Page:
Not everyone can be Coca-Cola or Amazon, but whatever your product and whatever the size of your brand, you can learn from large enterprises’ successes and failures in consumer marketing.
In the digital age, you have more in common than you think with major brands.
When new advertising platforms emerge (like Instagram), they are often opened up to selected brands at first before being available to all businesses. This means it is often the huge brands that have the steepest and riskiest climb up the learning curve. By the time new platforms or channels open up to everyone, big brands have learned some lessons, and smaller brands can learn from them. Here are 5 consumer marketing lessons you can learn from leading CPG brands.
1. Evolve with the Consumer Population
Brands that refuse to evolve with the consumer population are in danger of fading out. It is important to repeatedly evaluate the relevance of your products to your target audience and be prepared to course-correct if necessary. Stubbornly clinging to outdated technology is a particular type of refusal to evolve. Distributing an entertainment product on VHS, for example, just will not fly in the age of Netflix. That is an extreme example, but it points out the importance of continuing to meet consumer needs as they change.
2. Data Plus Storytelling: A Classic Winning Combination
Part of consumer marketing success is gathering analytics, understanding them, and using them to fine-tune future campaigns. Acting based on what has been proven to work (rather than what you hoped would work, or some other hunch) is the only way to spend precious marketing dollars. However, that data should be in service of a strong brand narrative, which can elicit an emotional response in people that can strengthen their loyalty. Storytelling allows brands to share their more human side, and pluck people’s heart strings. Case in point: Budweiser beer’s “Clydesdale foal” commercials aired during the Super Bowl.
3. Test Results of Consumer Marketing Campaigns
Powerful analytics are available to everyone, so there is no reason not to use them.
With digital advertising still in the ascendant, there is simply no reason to neglect consumer marketing campaign data. One of the primary reasons that social media platforms Facebook and Instagram have sold so many ads to so many brands is that they offer powerful tools to advertisers. With these tools, brands can easily assess brand reach, whether target audience members are viewing the ads, how much traffic is driven to a website from ads, and innumerable other statistical narratives. The data will be gathered by these platforms anyway, and it only makes sense that you put it to work for you to optimize your ads whenever possible.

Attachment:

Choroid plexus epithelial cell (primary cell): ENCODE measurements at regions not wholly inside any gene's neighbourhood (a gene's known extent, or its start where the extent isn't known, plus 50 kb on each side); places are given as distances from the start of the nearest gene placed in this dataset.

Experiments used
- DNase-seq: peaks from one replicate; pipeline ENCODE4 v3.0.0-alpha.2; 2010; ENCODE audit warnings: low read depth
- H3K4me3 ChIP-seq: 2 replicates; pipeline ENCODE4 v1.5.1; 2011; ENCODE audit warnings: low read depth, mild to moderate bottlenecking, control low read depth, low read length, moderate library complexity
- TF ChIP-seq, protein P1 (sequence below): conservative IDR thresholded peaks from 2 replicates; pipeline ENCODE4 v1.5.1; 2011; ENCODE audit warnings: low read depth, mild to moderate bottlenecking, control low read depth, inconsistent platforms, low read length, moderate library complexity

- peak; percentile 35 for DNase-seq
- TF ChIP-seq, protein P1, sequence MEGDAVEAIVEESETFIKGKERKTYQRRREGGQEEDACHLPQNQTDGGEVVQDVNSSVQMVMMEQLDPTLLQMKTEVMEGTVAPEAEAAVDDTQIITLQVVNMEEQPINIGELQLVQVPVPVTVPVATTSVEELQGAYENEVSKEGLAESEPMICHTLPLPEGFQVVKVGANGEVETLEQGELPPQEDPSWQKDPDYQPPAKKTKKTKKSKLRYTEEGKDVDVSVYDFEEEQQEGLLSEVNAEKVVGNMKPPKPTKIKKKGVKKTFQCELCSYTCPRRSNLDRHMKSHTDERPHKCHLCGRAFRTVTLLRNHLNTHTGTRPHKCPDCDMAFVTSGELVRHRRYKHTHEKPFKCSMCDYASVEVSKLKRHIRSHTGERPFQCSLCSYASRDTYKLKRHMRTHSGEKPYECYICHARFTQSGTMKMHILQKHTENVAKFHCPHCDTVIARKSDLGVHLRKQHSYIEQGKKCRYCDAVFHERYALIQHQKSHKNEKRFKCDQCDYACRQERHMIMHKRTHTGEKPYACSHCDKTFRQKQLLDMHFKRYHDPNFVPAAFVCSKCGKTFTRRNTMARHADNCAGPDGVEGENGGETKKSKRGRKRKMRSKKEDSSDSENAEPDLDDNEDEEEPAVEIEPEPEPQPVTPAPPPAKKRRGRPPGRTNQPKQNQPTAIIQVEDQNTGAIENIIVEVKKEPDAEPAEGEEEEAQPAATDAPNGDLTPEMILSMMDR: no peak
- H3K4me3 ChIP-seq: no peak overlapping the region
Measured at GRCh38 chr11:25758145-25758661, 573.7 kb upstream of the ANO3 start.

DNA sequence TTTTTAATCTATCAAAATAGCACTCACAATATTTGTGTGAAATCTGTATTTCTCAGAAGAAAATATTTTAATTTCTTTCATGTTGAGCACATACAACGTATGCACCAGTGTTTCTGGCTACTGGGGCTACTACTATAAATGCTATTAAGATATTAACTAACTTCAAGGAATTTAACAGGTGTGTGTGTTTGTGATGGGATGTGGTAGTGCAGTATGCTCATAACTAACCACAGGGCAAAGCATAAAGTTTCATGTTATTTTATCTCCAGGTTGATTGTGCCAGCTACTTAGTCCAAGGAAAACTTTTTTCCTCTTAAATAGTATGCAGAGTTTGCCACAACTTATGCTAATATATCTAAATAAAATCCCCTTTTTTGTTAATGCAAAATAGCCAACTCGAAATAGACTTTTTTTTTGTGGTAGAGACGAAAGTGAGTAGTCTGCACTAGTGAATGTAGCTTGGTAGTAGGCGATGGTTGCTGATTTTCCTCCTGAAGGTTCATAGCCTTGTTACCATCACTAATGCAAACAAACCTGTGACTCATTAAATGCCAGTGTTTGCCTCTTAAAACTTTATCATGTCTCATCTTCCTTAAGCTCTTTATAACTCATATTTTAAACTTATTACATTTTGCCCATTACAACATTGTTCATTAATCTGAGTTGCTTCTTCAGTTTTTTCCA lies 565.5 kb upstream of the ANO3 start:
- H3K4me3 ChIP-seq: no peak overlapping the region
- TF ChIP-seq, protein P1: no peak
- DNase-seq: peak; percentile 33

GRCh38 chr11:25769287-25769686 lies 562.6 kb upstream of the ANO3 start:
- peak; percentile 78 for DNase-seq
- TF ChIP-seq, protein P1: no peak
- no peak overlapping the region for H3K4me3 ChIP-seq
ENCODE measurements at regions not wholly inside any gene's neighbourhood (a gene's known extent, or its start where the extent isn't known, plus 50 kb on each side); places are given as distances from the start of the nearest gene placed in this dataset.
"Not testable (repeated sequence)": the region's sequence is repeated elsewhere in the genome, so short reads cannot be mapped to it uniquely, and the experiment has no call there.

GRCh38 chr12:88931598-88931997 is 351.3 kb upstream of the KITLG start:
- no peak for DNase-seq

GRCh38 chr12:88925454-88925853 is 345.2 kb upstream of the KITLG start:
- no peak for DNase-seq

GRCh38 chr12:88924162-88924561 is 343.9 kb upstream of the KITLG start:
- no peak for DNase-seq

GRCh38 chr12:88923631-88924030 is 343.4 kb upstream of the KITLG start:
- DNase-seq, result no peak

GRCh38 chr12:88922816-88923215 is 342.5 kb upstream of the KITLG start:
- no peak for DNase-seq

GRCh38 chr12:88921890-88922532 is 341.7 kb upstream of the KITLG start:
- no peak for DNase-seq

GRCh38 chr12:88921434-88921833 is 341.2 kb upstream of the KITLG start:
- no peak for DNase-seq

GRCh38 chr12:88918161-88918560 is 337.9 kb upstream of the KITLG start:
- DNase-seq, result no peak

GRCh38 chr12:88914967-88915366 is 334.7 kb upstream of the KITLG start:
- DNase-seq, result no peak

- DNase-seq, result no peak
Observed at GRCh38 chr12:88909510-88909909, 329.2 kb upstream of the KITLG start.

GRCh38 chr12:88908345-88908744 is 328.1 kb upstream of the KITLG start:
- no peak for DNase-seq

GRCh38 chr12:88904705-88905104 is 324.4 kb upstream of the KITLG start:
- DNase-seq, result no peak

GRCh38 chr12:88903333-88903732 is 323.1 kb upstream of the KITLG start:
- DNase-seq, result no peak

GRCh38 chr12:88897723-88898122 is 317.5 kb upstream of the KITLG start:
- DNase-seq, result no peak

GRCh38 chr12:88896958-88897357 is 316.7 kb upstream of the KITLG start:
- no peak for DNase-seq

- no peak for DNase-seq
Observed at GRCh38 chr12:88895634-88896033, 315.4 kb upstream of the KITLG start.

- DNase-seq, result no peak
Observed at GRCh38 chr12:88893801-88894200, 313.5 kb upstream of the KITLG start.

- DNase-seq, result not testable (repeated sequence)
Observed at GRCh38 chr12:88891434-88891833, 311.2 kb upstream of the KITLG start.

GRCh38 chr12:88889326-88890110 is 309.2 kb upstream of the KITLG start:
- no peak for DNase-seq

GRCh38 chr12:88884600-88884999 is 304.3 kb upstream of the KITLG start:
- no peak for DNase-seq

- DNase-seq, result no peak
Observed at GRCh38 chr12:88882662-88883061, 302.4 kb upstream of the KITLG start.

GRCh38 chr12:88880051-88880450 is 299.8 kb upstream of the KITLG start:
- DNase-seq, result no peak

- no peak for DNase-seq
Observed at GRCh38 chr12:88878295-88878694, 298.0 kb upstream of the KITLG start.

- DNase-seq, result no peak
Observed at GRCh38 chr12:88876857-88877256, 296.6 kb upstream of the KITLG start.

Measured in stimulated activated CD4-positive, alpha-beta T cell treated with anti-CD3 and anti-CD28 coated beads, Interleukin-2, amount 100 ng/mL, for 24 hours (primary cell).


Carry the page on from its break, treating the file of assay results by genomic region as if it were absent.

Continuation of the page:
4. Be Careful when Posting on Social Media
Many big brands have experienced the phenomenon of posting something tone-deaf or inappropriate on social media. The ones that move past it are the ones that recommit to social media as a two-way conversation and that acknowledge their gaffes openly. Unfortunately, many big brands (like British Gas) do not have all the necessary “what if” conversations before posting on social media, and they are usually quick to regret it. There is a reason big brands now employ social media managers, and avoiding major social media faux pas is a huge part of it.
5. Never Forget the Art of Brand Building
Yes, there is practically unlimited data available to advertisers to help them target their ads with amazing accuracy over digital channels. But there is an element of almost magic about the most successful consumer marketing campaigns, and it comes down to eliciting an emotional response in the person viewing the ad or content. It is more than just the classic ploy of including babies or puppies (or both!), but the result is advertising and content marketing that reaches out to people rather than just trumpeting a brand’s benefits from a digital soapbox. Use the data, but make sure you use it in support of marketing that reaches people on an emotional, qualitative level.
Learning consumer marketing lessons from big brands makes a lot more sense than it once did. With the multitude of channels available to brands, and the lower costs of production of advertising content, smaller brands can put techniques and strategies of successful big brands to use. The successes and failures of big brand consumer marketing offer valuable lessons about what works and what does not, and with smaller brands having access to many of the same tools and platforms, they can use these lessons for their own benefit.